Species of the Month - September 2012
The Tawny Grisette is a common woodland mushroom that forms mycorrhizal associations with a variety of different tree species, both conifers and broadleaves. It is recognised by the tawny-coloured flat cap with striations around the rim, together with the lack of a ring on the stem (as some Amanita sp have) and the orange-brown sack-like volva at the base. This volva is not always as uniformly brown as in these photos, sometimes it is partly white but it always has patches of orange-brown colouring.
In the above picture, bits of veil can be seen adhering to the stem, and the young fruitbody in front has a few bits of veil in the centre of the cap, but this is unusual and the mature cap will not have a covering of veil pieces as seen in Amanita muscaria (Fly Agaric), Amanita rubescens (The Blusher) and various other species.
The most likely confusion species is the Grisette (Amanita vaginata) but this has a grey-brown cap without the warm orange tone of the Tawny Grisette. Also the Grisette has a white volva. Another possibility is Amanita battarrae has a greyish-brown or dull brown cap, often with a ring zone of darker colour, and the volva is white with orange-brown spots or stains.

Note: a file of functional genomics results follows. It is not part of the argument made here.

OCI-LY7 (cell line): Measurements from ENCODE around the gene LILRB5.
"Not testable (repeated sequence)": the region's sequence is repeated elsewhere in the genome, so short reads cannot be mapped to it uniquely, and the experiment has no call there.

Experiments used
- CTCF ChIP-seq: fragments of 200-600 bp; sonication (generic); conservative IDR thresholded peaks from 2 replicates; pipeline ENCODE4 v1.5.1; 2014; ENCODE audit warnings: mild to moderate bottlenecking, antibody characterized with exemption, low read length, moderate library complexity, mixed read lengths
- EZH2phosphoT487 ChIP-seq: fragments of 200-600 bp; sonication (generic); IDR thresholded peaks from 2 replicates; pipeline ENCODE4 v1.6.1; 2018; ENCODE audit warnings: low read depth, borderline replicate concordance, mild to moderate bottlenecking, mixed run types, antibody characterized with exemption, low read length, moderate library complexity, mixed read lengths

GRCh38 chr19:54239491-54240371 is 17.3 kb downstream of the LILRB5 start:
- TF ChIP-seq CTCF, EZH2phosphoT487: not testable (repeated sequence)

The BMS database,
currently updated to 2009, has 3,833 records for the Tawny Grisette, but
only 5 of these are from our vice-county. I and other lnhg
mushroom spotters have added another 3 since then so if we get two more
from having it on Species of the Month then we will have doubled the
total and made a start on showing that the gaps in the maps for this and
many other fungi in Argyll are not due to the shortage of fungi but the
shortage of recorders.
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21 Sep: No sightings from Argyll yet but I found some today in a birchwood on Skye
22 Sep: First Argyll
sighting today under birch at Inverawe on Gary Goldie's fungus foray
2012 - Forest Bug